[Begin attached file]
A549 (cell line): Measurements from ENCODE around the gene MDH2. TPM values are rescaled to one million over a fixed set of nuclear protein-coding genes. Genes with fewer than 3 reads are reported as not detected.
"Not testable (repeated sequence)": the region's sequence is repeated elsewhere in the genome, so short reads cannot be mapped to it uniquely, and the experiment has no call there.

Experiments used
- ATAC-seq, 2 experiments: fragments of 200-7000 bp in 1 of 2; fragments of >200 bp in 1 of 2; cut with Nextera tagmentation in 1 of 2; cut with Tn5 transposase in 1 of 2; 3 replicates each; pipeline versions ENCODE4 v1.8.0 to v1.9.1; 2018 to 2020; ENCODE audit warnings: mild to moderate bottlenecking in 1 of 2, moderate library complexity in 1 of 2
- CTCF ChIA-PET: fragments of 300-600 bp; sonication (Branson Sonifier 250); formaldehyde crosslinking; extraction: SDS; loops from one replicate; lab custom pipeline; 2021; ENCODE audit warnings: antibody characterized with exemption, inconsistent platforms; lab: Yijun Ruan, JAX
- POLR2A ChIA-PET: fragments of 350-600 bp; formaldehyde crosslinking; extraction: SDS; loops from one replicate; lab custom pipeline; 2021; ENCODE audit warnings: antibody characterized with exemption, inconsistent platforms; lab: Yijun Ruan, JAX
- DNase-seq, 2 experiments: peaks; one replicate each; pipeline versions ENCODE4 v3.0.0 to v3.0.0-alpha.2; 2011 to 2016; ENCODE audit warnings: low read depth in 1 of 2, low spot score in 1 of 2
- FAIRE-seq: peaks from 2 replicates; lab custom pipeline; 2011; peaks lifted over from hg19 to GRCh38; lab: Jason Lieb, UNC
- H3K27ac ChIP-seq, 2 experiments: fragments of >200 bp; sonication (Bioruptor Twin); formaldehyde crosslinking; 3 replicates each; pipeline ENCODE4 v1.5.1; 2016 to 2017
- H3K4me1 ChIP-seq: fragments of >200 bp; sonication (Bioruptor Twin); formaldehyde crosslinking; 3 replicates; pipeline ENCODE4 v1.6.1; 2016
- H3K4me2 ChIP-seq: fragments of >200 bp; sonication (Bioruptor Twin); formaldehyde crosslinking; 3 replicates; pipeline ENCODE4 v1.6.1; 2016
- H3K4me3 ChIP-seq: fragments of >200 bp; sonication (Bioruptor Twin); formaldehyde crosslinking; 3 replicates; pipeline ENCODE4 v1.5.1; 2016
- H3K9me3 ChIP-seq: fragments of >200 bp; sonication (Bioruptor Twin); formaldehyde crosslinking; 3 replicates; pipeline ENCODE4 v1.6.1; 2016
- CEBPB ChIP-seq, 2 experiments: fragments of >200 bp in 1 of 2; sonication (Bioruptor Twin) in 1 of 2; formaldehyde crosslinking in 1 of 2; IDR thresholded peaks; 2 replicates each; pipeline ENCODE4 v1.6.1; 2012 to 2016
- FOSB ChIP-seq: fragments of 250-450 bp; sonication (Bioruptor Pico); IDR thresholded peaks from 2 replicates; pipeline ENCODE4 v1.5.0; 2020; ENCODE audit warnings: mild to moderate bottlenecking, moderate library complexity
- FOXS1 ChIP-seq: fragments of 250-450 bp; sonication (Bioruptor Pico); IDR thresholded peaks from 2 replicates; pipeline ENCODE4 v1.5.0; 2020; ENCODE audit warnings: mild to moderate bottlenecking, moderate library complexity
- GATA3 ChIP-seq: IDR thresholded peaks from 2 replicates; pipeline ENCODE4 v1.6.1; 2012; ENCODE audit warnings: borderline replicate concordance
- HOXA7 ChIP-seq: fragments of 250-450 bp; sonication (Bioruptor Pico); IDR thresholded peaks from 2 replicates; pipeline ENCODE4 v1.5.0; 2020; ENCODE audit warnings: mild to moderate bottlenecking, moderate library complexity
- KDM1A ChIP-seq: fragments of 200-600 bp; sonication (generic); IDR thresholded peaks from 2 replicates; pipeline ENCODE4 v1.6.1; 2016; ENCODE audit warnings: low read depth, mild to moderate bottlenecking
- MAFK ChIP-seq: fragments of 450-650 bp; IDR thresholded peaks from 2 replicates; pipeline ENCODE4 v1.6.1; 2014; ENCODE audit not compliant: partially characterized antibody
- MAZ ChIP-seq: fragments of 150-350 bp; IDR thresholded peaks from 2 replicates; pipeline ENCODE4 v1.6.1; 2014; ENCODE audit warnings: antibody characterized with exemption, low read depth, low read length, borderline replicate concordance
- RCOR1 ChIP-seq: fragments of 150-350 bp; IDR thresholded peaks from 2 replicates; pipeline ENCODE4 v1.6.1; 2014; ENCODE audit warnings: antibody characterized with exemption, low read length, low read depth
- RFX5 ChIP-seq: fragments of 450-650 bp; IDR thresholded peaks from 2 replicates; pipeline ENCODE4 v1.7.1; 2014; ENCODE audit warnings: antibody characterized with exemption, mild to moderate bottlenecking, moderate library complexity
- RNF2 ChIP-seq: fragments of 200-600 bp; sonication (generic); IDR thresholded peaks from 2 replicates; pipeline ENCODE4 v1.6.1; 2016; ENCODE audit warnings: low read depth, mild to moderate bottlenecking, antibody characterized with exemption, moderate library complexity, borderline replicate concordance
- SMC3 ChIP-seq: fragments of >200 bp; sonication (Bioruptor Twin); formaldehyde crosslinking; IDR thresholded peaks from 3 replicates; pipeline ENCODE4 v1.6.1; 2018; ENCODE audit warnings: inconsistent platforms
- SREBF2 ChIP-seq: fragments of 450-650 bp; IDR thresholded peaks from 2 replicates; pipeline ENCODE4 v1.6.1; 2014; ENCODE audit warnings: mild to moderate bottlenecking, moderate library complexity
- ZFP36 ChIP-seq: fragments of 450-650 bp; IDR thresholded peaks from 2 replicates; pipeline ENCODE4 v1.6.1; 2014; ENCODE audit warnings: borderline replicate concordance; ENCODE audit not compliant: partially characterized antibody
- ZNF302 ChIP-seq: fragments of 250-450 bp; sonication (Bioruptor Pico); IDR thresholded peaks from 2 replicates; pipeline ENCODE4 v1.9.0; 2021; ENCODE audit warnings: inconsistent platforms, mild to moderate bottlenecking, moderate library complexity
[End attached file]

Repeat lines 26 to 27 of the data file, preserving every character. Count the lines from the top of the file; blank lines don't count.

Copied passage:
- SREBF2 ChIP-seq: fragments of 450-650 bp; IDR thresholded peaks from 2 replicates; pipeline ENCODE4 v1.6.1; 2014; ENCODE audit warnings: mild to moderate bottlenecking, moderate library complexity
- ZFP36 ChIP-seq: fragments of 450-650 bp; IDR thresholded peaks from 2 replicates; pipeline ENCODE4 v1.6.1; 2014; ENCODE audit warnings: borderline replicate concordance; ENCODE audit not compliant: partially characterized antibody